The comic book industry has generally had an exploitative relationship with indigenous peoples. Generally indigenous peoples have been portrayed in comics as villains or sidekicks and their character development limited to cultural stereotypes and one-dimensionality. In superhero comics, generally even the superpowers of indigenous superheroes have been expressions of cultural assumptions – communal relationships with animals and trees and special connections with nature. Indigenous people have often been portrayed as extensions of the landscape. Hope Nicholson’s “Moonshot: The Indigenous Comics Collection” tries to open up a space for indigenous stories that come from indigenous peoples. The collection features the work of 30 authors and artists expressing diverse stories that render indigenous voices into image and written word.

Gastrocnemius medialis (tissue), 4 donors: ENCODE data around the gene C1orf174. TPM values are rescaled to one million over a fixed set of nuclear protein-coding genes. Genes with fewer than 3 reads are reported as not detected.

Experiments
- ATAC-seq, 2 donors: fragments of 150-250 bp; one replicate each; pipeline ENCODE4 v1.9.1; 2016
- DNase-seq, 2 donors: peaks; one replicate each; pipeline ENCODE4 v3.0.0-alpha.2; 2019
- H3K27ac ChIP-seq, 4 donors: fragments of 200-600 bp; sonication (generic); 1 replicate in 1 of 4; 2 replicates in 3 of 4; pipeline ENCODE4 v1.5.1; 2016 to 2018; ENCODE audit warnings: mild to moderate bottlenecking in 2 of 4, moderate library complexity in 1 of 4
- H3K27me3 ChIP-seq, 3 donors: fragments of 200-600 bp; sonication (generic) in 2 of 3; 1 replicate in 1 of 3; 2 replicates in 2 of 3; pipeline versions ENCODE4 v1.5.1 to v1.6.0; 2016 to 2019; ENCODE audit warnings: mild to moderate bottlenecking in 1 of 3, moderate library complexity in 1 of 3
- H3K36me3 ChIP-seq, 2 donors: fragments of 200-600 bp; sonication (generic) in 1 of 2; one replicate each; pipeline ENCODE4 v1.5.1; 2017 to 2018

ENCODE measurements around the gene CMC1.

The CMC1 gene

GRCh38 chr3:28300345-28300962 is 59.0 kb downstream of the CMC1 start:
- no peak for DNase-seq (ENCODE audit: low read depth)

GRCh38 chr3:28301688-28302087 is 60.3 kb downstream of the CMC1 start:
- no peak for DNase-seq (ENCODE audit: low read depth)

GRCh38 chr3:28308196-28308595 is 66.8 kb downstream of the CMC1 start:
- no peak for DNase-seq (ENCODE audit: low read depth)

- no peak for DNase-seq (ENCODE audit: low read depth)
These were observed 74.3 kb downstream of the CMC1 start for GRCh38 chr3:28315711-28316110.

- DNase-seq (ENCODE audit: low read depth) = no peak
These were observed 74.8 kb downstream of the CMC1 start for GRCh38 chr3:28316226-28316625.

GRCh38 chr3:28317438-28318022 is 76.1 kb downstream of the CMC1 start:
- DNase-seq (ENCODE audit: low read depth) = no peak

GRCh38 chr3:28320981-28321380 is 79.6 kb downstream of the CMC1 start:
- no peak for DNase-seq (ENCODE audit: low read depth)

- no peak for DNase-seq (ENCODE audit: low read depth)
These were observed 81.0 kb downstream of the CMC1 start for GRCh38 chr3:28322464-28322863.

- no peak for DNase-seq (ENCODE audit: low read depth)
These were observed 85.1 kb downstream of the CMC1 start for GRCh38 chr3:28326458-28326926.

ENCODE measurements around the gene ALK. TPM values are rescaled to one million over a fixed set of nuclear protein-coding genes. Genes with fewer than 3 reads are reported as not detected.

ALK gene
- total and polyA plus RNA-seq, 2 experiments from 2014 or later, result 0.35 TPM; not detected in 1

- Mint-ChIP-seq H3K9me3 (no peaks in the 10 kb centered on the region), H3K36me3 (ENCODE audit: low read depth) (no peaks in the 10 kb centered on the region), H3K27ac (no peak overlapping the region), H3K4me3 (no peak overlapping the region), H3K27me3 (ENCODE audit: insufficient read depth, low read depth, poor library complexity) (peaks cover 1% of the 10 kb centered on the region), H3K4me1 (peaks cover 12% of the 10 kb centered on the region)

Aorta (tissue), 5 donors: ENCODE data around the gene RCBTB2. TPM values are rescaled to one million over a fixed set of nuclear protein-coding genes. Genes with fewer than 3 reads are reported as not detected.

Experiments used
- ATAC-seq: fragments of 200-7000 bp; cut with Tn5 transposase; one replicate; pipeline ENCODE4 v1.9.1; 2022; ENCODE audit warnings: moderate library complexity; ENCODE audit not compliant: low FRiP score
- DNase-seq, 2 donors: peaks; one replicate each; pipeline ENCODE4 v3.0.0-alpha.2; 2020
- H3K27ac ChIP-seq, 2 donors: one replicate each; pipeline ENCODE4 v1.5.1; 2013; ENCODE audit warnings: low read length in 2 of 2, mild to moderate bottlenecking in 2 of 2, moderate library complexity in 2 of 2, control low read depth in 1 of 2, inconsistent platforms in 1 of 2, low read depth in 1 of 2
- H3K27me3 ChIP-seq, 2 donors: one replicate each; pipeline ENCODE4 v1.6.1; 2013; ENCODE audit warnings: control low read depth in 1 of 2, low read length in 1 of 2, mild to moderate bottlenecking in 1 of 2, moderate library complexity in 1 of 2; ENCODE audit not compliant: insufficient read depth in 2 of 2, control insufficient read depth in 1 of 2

Often when asked to contribute to collections that interact with cultural and artistic expressions, indigenous people are encouraged to talk about the past, which problematically structures indigeneity as something of the past rather than a vibrant, current culture. This collection emphasises the vibrancy of indigenous culture, including tales from the past, but also modern adaptations of these tales, new tales of the present, and science fictional tales of the future. These are tales of superheroes, animal spirits, dark figures from the water depths, space travellers, futuristic inhabitants of other worlds, encounters with otherworldly and sometimes extraterrestrial beings, encounters with possession, tales of robbery and recovery, robopocalypses, and environmental travesties.